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BMW K100 RS Caferacer project

Updated: 2 days ago

Hi everyone,

In this blog I'll show you how to give a whole new life to an old motorcycle that deserve to be taken care of, and probably save it from ending in a junkyard. How? By turning it into a Cafe Racer!

Let´s start from the beginning.

The donour bike is a 1985 K100 RS in perfect state. When I picked it up it only had 29.000km on the clock.

Step one. Disassemble all body parts. I bet the bike already lost 25 kilograms by just removing all that stuff.



The result after day one.

After the speedo is gone and the first cut was made on the tail 😱 it’s now time digging into the lines. It’s very important understanding how the current lines find or don’t find themselves so I get a better understanding where I need to adopt/ changing them to achieve my vision of how the bike shall look in future. The yellow lines (tank) will need finding the red ones (frame) going forward one or the other way.

The BEP 3.0 had initially been developed for those who were looking to replace the original cockpit (also labeled „Brotbox“ in German-> “Lunch Box”) of their K75, K100, K1000 or K1 bike with a speedo of a third-party manufacturer. And everything done completely stress-free without soldering and tangled wires. No alterations to the wiring harness or modifications of the vehicle are required. Simply plug in and off you go!, fully universal   interface fits to all connectors ! (round/square)

First test after replacing the speedo with BEP 3.0

Work in progess...

Day one on my fork mockup for the K100. The Original front wheel carries a telescopic fork with 41.3 mm standpipe diameter, which is a big disadvantage compared to a fork with 41.0 diameter. You simply don´t get cool clamps in 41.3.

I decided swapping against a R100 R fork. Et voila, the 43.0mm stub handlebars fit. 🤓

And so we are starting the fork adoption from BMW R100 R.

Weekend so let´s swap the fork.Two different fork manufactures are used on BMW K models: Showa with an outer upper tube diameter of 1.612 in (40.9 mm) and Fichtel and Sachs measuring 1.627 in (41.3 mm). The new Showa is already waiting in the background.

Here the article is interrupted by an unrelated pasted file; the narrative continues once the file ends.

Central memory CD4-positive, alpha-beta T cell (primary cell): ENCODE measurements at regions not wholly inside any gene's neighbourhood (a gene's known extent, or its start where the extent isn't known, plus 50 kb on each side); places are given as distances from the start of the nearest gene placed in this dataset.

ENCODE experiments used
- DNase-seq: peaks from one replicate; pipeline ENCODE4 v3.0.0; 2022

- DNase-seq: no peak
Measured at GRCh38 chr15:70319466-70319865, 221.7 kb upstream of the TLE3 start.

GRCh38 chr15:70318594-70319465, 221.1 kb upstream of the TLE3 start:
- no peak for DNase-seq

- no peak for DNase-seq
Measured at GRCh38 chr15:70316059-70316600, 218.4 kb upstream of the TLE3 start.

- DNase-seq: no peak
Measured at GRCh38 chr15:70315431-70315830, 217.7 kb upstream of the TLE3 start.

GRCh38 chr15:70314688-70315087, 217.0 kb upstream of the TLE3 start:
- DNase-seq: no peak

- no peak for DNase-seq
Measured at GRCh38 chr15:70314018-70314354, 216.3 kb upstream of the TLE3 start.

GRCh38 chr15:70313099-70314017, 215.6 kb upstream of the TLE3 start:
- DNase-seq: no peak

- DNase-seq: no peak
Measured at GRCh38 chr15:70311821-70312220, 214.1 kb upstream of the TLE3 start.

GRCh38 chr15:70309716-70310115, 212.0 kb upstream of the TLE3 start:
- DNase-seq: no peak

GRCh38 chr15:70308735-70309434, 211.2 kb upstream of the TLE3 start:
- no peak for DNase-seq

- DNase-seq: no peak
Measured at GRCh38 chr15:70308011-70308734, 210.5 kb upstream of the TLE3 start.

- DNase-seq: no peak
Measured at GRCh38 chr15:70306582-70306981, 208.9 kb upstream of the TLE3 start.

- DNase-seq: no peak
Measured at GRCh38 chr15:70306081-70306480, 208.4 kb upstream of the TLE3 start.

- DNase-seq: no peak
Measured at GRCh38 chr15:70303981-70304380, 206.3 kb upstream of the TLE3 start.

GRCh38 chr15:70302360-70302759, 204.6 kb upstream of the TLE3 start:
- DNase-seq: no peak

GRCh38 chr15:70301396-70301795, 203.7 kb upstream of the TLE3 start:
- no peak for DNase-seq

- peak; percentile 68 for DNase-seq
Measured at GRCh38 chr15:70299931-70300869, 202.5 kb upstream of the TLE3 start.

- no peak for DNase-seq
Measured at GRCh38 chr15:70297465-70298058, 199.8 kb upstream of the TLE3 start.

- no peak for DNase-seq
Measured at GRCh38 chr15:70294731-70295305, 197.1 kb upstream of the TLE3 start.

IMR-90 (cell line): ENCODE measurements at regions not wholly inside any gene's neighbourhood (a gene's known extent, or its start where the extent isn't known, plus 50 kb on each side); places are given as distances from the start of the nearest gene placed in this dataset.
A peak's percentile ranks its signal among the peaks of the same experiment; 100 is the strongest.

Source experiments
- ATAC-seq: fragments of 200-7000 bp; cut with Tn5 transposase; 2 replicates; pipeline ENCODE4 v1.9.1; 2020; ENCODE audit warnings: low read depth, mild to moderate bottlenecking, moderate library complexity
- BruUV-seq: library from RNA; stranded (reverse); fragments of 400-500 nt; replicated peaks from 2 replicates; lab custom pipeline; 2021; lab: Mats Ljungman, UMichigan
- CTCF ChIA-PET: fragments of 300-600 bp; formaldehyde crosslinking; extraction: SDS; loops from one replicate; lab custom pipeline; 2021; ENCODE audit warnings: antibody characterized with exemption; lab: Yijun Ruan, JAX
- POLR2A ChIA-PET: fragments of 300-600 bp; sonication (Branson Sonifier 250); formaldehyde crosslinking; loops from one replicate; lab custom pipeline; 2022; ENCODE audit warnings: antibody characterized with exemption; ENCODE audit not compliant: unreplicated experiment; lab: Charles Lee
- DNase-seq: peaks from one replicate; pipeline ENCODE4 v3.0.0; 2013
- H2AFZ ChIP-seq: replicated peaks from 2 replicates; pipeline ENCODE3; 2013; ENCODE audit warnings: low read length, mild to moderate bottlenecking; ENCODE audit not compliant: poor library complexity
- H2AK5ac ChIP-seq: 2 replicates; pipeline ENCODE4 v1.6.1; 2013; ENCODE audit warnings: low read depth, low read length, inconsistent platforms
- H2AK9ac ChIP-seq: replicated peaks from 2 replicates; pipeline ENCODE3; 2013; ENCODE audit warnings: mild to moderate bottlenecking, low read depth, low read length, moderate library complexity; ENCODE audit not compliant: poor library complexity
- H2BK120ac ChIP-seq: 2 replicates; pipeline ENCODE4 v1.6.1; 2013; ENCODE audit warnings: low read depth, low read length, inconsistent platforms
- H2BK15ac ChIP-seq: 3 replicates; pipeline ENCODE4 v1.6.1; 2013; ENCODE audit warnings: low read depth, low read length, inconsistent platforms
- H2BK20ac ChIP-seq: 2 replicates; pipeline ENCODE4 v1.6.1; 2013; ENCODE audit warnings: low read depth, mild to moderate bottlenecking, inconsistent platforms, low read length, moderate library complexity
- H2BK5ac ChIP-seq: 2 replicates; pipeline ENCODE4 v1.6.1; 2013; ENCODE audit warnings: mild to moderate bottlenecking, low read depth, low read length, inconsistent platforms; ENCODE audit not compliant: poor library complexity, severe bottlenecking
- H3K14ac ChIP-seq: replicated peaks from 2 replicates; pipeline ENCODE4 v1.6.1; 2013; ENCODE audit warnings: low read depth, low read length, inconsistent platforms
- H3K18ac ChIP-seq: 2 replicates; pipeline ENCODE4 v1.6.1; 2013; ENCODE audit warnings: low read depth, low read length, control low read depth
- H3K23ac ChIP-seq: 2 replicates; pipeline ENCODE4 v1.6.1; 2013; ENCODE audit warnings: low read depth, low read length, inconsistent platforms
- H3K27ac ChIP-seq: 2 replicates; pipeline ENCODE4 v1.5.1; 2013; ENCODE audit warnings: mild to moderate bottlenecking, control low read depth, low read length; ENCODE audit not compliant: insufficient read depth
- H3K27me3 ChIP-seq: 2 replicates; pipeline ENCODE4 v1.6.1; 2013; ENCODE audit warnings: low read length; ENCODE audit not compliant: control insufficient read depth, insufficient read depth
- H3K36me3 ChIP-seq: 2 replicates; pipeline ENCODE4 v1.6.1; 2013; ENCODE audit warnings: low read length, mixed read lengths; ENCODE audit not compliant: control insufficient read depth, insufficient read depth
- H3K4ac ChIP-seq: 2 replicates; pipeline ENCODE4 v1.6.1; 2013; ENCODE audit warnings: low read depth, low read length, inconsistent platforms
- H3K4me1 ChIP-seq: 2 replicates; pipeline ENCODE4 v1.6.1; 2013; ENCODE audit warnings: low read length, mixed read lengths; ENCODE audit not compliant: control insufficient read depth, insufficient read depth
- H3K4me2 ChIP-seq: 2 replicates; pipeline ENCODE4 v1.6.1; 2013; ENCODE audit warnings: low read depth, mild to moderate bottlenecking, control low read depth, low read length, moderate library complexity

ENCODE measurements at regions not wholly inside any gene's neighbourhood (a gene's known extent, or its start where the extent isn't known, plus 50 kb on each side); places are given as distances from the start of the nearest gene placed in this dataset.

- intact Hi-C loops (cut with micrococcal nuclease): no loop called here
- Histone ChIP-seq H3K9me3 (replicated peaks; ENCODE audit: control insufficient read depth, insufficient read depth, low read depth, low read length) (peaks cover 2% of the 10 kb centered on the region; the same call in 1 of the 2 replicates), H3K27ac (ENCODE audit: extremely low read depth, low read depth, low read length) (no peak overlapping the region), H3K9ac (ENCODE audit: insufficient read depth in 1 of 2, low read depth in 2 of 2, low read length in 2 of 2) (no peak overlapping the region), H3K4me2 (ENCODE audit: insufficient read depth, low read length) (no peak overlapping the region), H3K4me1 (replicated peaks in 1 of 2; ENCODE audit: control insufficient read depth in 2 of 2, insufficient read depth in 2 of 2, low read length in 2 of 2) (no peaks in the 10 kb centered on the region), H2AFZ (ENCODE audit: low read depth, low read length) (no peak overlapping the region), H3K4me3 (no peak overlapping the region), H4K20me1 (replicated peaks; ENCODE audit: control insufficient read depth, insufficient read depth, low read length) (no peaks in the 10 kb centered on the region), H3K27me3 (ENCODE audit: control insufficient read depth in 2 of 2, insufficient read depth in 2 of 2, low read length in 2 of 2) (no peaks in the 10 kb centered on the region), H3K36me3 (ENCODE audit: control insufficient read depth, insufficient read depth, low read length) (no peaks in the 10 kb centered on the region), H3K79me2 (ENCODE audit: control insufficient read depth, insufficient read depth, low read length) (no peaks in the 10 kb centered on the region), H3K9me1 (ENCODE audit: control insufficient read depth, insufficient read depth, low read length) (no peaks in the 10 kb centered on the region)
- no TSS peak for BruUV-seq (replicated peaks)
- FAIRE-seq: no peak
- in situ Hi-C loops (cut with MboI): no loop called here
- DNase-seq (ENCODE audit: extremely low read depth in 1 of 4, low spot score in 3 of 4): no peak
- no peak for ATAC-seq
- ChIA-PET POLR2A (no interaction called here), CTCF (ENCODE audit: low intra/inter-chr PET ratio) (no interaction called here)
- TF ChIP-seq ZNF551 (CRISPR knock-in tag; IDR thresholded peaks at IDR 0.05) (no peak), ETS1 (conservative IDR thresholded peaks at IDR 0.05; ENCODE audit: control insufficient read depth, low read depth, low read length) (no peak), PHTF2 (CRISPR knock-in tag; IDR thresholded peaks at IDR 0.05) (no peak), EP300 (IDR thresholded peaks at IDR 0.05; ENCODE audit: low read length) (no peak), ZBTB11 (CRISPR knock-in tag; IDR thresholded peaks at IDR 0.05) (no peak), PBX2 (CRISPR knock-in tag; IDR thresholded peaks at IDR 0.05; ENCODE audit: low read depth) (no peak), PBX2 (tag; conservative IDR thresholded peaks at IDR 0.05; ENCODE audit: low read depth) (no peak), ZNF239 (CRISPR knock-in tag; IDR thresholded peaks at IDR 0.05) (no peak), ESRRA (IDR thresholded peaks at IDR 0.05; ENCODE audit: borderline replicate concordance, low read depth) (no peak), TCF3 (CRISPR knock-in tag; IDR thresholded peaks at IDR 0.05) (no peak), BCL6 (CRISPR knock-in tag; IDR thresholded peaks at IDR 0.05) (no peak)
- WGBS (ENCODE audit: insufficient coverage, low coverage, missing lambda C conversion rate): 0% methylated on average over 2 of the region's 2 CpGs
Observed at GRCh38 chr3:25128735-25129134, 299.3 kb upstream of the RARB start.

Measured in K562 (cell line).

Mock-up done!

That is how a K100 tank looks from the inside.

Schrott or not? I am going to sell the used break discs and go for new ones. There´s however maybe still some pocket money in it for me if the discs diameter is not below 3.6mm. The tool addict I am my collection also contains a micrometer. The discs still have some good 4.1mm left.

Over one kilo of solid BSK Speedworks exhaust, beautiful sound and quality.

The mounted exhaust is coming along great!


I´m waiting for the weekend ahead to continue working on the bike.

Reorganised my workshop the other day. The K now is on the ramp. I’m now waiting for my tail since 2 months...


From a 3D PC design to reality. The rear mudguard was printed with ABS plus. ABS plus is much more robust against heat and impacts as you would expect it for a fender and the extra strut in the middle even improves torsional strength. There´s however a small challenge when it comes to proper mounting at the bike.

The original plan was using two mount points right over the swing arm at the gear box. Just it turned out that a) after removing the spring nuts there´s no threads in the holes and b) the fender would sit too close towards the wheel and swing arm. See picture below.

Time for plan B. A complete new mount using exiting threads from the battery holder. Made from stainless steel, the new mount accomplishes a high quality look, increases overall stabilty and moves the guard away from the wheel and swing arm.

Job done!

Some rim porn for you.


“The first cut is the deepest, baby, I know “. Cutting the back of the frame, but only roughly. Better a step by step process rather than cutting away too much.

Garage life scene.

Adopting the new tail. unit As it stands the original tank mounts need being reconstructed.


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